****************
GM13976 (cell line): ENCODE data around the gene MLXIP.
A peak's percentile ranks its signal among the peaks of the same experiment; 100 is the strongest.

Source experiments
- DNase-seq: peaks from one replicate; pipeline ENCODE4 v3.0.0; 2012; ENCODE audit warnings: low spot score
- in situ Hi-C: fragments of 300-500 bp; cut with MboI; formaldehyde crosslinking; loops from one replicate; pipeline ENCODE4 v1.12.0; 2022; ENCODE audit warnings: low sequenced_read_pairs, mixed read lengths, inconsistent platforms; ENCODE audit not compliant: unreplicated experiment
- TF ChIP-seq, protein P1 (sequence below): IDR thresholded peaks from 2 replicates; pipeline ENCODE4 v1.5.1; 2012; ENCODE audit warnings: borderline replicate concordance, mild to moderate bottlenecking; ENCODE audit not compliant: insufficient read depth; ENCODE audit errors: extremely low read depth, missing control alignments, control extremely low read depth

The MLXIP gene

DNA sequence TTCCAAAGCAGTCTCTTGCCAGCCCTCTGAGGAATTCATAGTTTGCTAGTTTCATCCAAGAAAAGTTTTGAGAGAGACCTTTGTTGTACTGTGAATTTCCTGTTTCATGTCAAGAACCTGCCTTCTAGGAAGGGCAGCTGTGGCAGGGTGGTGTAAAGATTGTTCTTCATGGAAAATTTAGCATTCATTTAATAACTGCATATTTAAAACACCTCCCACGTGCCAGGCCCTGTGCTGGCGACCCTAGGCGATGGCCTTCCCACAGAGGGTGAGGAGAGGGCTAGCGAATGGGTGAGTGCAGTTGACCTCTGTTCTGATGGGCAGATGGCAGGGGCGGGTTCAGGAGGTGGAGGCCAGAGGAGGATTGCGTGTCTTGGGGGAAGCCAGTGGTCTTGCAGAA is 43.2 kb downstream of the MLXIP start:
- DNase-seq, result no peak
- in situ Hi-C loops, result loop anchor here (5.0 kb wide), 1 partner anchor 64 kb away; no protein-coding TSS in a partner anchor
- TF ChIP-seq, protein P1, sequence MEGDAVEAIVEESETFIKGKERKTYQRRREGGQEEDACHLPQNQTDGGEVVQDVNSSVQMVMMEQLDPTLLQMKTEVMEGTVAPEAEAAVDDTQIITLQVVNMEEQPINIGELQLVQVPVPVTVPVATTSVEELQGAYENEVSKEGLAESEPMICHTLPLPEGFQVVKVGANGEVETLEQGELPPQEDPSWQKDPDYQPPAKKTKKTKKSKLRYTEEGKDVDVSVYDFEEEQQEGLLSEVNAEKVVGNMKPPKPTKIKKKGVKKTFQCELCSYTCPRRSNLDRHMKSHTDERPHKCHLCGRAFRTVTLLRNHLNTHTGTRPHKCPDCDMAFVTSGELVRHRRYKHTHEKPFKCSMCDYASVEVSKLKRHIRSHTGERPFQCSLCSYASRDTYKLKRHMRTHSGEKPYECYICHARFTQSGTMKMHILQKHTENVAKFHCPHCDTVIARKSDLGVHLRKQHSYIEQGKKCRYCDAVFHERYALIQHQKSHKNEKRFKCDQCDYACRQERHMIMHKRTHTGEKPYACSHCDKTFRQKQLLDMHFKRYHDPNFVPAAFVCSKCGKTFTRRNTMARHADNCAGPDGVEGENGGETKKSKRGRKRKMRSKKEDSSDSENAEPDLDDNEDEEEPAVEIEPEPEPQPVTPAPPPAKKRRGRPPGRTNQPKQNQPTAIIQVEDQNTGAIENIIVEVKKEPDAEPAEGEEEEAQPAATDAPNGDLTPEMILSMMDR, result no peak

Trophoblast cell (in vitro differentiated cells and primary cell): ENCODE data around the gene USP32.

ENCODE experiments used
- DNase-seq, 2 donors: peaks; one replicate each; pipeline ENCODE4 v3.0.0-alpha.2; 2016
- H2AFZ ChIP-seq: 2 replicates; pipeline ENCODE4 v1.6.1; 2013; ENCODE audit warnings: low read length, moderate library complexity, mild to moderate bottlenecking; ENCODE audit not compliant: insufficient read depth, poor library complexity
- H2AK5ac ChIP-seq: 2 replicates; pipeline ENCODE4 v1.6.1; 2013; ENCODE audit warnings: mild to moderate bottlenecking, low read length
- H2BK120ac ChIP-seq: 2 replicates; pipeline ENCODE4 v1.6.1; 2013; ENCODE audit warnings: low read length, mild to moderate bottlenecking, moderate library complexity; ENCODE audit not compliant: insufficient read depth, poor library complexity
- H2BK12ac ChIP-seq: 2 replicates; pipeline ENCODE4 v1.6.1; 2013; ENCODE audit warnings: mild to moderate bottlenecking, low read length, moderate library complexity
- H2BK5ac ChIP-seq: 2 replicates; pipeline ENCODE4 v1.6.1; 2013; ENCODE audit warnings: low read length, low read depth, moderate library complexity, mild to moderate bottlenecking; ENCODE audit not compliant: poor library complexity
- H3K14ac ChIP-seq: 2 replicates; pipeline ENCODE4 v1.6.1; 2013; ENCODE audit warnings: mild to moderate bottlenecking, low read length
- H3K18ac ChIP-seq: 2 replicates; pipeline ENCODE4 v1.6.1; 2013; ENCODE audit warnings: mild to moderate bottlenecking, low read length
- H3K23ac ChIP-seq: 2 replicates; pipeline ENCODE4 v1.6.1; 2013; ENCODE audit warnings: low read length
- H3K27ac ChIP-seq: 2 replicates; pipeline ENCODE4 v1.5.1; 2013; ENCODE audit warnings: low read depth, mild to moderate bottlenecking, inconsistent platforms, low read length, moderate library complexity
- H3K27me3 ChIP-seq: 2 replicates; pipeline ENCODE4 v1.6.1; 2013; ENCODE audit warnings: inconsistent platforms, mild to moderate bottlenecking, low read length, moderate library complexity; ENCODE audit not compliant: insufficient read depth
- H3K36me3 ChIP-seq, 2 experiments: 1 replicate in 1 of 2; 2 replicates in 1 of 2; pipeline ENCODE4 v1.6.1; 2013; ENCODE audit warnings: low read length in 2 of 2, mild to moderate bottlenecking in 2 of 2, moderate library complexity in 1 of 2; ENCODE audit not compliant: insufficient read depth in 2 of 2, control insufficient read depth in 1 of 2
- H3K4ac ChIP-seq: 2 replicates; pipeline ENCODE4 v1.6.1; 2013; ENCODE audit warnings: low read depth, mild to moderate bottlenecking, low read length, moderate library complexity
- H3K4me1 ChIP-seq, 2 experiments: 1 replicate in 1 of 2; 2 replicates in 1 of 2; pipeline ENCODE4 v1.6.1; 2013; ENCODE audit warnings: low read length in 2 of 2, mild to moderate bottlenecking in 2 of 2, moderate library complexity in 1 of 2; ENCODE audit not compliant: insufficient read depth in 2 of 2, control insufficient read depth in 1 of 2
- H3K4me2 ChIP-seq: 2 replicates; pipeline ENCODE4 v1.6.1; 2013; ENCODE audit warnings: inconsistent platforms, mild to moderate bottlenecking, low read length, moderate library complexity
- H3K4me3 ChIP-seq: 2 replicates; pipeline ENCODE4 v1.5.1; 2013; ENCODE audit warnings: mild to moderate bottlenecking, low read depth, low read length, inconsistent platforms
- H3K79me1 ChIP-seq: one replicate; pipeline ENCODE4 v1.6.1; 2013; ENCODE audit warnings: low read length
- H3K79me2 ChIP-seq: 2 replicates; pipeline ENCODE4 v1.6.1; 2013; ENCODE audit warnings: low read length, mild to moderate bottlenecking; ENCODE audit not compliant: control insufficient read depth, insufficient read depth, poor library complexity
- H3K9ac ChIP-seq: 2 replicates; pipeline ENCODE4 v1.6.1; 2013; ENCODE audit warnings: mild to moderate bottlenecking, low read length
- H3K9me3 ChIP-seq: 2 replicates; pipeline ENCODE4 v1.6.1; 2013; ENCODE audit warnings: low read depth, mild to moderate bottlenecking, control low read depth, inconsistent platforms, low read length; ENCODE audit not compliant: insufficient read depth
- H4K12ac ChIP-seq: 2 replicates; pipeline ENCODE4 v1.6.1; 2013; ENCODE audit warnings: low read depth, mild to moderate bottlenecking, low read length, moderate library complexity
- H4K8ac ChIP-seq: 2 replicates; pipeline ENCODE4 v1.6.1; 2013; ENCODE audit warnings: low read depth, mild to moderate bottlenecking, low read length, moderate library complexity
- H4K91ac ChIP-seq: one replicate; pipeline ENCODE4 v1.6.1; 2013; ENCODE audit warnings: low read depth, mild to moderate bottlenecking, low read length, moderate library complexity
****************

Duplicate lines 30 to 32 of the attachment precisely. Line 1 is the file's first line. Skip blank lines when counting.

- H3K79me1 ChIP-seq: one replicate; pipeline ENCODE4 v1.6.1; 2013; ENCODE audit warnings: low read length
- H3K79me2 ChIP-seq: 2 replicates; pipeline ENCODE4 v1.6.1; 2013; ENCODE audit warnings: low read length, mild to moderate bottlenecking; ENCODE audit not compliant: control insufficient read depth, insufficient read depth, poor library complexity
- H3K9ac ChIP-seq: 2 replicates; pipeline ENCODE4 v1.6.1; 2013; ENCODE audit warnings: mild to moderate bottlenecking, low read length